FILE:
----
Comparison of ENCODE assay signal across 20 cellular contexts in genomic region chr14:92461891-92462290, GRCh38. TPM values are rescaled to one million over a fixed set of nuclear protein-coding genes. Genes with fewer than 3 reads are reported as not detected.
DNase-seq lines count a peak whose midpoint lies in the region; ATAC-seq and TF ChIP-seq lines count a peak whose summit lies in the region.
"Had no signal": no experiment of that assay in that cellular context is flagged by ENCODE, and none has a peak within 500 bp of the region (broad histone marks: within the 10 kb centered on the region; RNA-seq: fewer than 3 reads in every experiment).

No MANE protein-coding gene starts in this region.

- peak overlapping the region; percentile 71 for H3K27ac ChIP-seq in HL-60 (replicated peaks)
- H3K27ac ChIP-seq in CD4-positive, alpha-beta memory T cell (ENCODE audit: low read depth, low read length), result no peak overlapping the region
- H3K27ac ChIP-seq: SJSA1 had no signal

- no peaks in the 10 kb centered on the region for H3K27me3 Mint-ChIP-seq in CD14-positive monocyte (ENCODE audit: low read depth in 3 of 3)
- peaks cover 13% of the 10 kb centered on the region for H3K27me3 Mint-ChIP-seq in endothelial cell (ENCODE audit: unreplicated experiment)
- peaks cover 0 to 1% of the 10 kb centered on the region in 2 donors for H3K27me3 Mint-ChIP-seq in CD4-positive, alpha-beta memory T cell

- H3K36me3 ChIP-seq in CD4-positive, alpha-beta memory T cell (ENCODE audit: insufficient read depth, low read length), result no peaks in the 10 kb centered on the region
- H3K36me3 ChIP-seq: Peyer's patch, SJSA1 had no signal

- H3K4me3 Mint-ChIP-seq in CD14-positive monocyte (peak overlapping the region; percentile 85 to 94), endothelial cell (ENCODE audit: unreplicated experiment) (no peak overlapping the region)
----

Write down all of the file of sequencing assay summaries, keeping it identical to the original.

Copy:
Comparison of ENCODE assay signal across 20 cellular contexts in genomic region chr14:92461891-92462290, GRCh38. TPM values are rescaled to one million over a fixed set of nuclear protein-coding genes. Genes with fewer than 3 reads are reported as not detected.
DNase-seq lines count a peak whose midpoint lies in the region; ATAC-seq and TF ChIP-seq lines count a peak whose summit lies in the region.
"Had no signal": no experiment of that assay in that cellular context is flagged by ENCODE, and none has a peak within 500 bp of the region (broad histone marks: within the 10 kb centered on the region; RNA-seq: fewer than 3 reads in every experiment).

No MANE protein-coding gene starts in this region.

- peak overlapping the region; percentile 71 for H3K27ac ChIP-seq in HL-60 (replicated peaks)
- H3K27ac ChIP-seq in CD4-positive, alpha-beta memory T cell (ENCODE audit: low read depth, low read length), result no peak overlapping the region
- H3K27ac ChIP-seq: SJSA1 had no signal

- no peaks in the 10 kb centered on the region for H3K27me3 Mint-ChIP-seq in CD14-positive monocyte (ENCODE audit: low read depth in 3 of 3)
- peaks cover 13% of the 10 kb centered on the region for H3K27me3 Mint-ChIP-seq in endothelial cell (ENCODE audit: unreplicated experiment)
- peaks cover 0 to 1% of the 10 kb centered on the region in 2 donors for H3K27me3 Mint-ChIP-seq in CD4-positive, alpha-beta memory T cell

- H3K36me3 ChIP-seq in CD4-positive, alpha-beta memory T cell (ENCODE audit: insufficient read depth, low read length), result no peaks in the 10 kb centered on the region
- H3K36me3 ChIP-seq: Peyer's patch, SJSA1 had no signal

- H3K4me3 Mint-ChIP-seq in CD14-positive monocyte (peak overlapping the region; percentile 85 to 94), endothelial cell (ENCODE audit: unreplicated experiment) (no peak overlapping the region)